22 January 2015 07:26 pm - 0     - {{hitsCtrl.values.hits}}


With the new all-party National Unity Government giving top priority to poverty alleviation through social justice, our leaders and economic advisors would need to reflect on some shocking and staggering disclosures as billionaires and politicians hold the World Economic Forum (WEF) at Davos in Switzerland.

 According to the latest report by one of the world’s most respected social justice movements Oxfam, by next year, 1% of the world’s population will own more wealth than the other 99%. 

Demanding urgent action to narrow the gap between the rich and the poor, Oxfam said the share  of the world’s wealth owned by the best-off 1% has increased from 44% in 2009 to 48% in 2014, while the least well-off 80% currently own just 5.5%. Oxfam, the Oxford Committee for Famine Relief said that on current trends the richest 1% would own more than 50% of the world’s wealth the next year. 

Oxfam International’s executive director Winnie Byanyima one of the six co-chairs of this year’s WEF, said the increased concentration of wealth seen since the deep recession of 2008-2009 was dangerous and needed to be reversed.

 In an interview with the British newspaper, the Guardian, Ms. Byanyima said: “We want to bring a message from the people in the poorest countries in the world to the forum of the most powerful business and political leaders. The message is that rising inequality is dangerous. It’s bad for growth and it’s bad for governance. We see a concentration of wealth capturing power and leaving ordinary people voiceless and their interests uncared for.”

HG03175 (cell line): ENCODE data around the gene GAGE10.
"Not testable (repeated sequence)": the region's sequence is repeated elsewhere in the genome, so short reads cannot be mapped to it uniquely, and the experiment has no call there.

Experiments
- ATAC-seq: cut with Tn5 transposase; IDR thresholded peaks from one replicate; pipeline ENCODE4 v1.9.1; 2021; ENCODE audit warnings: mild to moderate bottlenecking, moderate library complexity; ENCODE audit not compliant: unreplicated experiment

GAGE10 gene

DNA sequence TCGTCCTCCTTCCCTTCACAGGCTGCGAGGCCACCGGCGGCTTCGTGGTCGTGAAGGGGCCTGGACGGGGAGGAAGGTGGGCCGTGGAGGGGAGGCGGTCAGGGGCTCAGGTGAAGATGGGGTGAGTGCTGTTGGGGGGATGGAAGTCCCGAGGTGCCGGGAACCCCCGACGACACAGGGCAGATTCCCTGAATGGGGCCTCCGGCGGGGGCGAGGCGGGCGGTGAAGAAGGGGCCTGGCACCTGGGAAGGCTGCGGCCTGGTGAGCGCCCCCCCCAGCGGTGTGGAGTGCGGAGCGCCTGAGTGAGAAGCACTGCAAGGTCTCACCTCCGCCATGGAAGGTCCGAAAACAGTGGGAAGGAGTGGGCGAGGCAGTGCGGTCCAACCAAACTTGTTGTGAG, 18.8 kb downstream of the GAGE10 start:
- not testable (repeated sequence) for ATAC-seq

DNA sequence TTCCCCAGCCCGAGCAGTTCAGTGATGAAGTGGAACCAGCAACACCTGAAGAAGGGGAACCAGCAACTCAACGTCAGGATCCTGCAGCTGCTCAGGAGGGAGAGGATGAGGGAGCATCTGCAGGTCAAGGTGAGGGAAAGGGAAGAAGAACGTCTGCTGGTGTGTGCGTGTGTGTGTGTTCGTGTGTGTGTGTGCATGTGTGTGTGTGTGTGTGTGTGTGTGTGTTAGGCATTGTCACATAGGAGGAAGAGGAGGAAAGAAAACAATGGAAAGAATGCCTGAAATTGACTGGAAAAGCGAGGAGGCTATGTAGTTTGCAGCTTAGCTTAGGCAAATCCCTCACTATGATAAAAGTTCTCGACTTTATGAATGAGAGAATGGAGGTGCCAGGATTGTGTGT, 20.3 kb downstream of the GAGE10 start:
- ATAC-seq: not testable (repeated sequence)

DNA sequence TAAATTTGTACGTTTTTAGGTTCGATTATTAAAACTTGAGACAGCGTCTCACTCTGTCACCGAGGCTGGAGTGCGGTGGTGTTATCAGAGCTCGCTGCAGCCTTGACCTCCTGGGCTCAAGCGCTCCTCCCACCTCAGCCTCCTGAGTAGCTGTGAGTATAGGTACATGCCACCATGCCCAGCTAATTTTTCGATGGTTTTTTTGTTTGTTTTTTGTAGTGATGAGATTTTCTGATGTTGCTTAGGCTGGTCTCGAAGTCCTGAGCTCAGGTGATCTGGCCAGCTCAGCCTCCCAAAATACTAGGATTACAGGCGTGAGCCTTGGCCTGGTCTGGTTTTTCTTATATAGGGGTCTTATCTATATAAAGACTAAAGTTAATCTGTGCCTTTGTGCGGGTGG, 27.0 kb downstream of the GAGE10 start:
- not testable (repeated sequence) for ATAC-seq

The Oxfam report also made other stunning revelations which are a disgrace to humanity if not a crime against humanity. It said just 80 multi-billionaires were now owning the same amount of wealth as more than 3.5 billion people.

 Ms. Byanyima said: “Do we really want to live in a world where the 1% own more than the rest of us combined? The scale of global inequality is quite simply staggering and despite the issues shooting up the global agenda, the gap between the richest and the rest is widening fast.”

Pope Francis- whose spectacular visit to Sri Lanka from January 13 to 15 captured the hearts of millions--and the International Monitory Fund’s (IMF) Managing Director Christine Lagarde are among those warning that rising inequality will destroy the world economy if left unchecked, while the theme of Thomas Piketty’s best-selling book Capital is the drift back towards late 19th century levels of wealth concentration. United States President Barack Obama in his State of the Union address on Tuesday also pledged effective steps to reduce the inequitable distribution of wealth and resources in the world’s most powerful country, though the orthodox rightwing Republican-controlled Congress is likely to block his moves. 

In Sri Lanka the New Democratic Front (NDF) administration led by President Maithripala Sirisena and Prime Minister Ranil Wickremesinghe on Wednesday took a major step towards reducing the cost of living to bring about poverty alleviation. The new Power and Energy Minister Patali Champika Ranawaka announced that from yesterday the price of petrol was being slashed by Rs. 33 a litre, diesel by Rs. 16 and kerosene by Rs. 16. He said these reductions were made by slashing taxes and promised there would be further reductions when a formula based on world market prices was worked out. At present, the world market price is less than 50 US dollars a barrel while last year it was more than 100 US dollars a barrel.  Further substantial relief including salary increases for all workers, other facilities and subsidies are likely to be announced when the new Finance Minister Ravi Karunanayake presents an interim Budget next Thursday. 

We hope government leaders and economic advisors would consider the reality that the structure of the globalised capitalist market economy has collapsed. The world’s richest countries are desperately looking an alternative models and Sri Lanka also needs to find one on the middle path. The answer to poverty is not more wealth—but justice.  

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